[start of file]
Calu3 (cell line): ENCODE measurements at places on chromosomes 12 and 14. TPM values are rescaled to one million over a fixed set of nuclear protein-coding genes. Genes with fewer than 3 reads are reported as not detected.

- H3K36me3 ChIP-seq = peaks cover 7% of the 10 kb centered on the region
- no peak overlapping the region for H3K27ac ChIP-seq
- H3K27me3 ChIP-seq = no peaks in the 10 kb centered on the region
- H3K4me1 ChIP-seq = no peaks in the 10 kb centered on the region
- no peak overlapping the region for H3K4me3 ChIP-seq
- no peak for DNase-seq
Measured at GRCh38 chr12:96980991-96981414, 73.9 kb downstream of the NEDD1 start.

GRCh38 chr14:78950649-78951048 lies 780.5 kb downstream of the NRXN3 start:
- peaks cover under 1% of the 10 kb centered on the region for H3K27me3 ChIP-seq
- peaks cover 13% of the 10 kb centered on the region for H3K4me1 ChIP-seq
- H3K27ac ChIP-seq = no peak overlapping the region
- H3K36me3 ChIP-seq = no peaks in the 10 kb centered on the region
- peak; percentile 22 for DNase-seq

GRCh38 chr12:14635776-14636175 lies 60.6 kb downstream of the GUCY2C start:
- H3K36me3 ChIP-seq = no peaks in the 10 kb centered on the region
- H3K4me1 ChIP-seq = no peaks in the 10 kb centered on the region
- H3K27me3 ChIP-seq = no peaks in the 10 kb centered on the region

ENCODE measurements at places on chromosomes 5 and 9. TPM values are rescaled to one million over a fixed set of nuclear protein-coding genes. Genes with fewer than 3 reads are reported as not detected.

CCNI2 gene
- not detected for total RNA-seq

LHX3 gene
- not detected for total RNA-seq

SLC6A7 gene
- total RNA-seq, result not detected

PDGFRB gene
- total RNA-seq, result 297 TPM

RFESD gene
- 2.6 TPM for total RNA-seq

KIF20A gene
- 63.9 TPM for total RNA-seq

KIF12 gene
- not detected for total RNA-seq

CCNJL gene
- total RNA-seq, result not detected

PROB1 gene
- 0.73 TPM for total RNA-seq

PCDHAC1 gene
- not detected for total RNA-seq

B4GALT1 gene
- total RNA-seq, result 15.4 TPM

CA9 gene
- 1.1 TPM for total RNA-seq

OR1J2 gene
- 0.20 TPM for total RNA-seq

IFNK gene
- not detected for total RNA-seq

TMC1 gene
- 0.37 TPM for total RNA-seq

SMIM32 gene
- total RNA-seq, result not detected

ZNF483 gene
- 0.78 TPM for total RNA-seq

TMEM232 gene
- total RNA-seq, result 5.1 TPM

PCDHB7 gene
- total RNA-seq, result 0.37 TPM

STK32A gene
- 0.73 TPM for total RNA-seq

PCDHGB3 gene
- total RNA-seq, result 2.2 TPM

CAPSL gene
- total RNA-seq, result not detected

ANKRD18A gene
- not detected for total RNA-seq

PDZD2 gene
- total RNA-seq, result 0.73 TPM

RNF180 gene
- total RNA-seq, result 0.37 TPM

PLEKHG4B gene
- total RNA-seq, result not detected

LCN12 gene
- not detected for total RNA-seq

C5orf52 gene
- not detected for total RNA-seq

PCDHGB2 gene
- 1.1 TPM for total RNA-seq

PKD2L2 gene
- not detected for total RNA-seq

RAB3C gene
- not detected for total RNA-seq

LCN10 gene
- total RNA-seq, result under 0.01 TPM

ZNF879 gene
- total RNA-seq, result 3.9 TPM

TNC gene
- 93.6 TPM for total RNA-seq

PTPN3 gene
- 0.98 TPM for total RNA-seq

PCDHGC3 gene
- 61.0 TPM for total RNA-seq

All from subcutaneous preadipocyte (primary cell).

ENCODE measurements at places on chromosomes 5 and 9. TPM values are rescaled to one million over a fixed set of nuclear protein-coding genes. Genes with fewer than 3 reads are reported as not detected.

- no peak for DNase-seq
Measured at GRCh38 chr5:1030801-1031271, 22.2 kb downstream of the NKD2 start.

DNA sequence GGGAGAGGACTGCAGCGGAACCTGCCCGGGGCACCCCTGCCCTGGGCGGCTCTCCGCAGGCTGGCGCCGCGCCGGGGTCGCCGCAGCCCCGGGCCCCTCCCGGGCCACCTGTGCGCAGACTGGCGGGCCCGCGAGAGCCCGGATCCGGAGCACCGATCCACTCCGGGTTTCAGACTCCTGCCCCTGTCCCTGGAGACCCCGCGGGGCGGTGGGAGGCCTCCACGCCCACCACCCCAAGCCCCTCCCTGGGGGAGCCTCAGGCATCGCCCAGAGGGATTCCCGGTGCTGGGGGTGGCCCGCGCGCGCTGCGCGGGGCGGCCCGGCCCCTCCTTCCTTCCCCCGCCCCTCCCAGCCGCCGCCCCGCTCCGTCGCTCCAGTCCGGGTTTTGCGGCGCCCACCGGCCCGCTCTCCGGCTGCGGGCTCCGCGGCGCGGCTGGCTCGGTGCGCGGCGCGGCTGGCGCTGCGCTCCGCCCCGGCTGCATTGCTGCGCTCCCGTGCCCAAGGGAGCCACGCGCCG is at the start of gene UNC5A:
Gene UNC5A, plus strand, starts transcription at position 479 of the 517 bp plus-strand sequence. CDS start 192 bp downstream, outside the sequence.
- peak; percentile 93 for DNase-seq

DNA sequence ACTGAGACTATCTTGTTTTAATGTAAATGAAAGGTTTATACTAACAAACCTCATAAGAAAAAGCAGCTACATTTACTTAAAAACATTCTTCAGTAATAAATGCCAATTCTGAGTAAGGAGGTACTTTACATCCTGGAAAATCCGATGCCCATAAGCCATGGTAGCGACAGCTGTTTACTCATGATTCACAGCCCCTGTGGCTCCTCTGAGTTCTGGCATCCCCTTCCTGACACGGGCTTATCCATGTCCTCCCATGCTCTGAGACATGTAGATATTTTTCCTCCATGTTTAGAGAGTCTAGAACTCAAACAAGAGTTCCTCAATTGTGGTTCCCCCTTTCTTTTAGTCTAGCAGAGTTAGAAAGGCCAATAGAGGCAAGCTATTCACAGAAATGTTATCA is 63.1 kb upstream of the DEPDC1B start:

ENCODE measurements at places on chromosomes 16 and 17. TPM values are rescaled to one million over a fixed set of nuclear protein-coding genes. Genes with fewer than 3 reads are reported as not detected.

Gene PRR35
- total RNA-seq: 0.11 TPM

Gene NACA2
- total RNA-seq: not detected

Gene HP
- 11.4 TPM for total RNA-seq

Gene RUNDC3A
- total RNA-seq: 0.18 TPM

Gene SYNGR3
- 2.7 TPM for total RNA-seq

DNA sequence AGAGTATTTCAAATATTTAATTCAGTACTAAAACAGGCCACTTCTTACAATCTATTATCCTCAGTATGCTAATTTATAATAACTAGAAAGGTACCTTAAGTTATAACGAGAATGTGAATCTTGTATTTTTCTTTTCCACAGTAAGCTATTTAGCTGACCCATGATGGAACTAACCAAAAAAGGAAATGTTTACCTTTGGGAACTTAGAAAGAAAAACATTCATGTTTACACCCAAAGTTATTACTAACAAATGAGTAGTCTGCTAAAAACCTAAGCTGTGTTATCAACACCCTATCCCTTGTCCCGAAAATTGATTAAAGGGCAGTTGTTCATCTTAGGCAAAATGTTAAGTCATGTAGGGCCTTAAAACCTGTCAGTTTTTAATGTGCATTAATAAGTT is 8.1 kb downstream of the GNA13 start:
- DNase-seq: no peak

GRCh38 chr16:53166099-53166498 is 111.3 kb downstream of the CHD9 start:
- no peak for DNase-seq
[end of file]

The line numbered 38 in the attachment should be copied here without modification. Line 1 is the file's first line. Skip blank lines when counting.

PCDHAC1 gene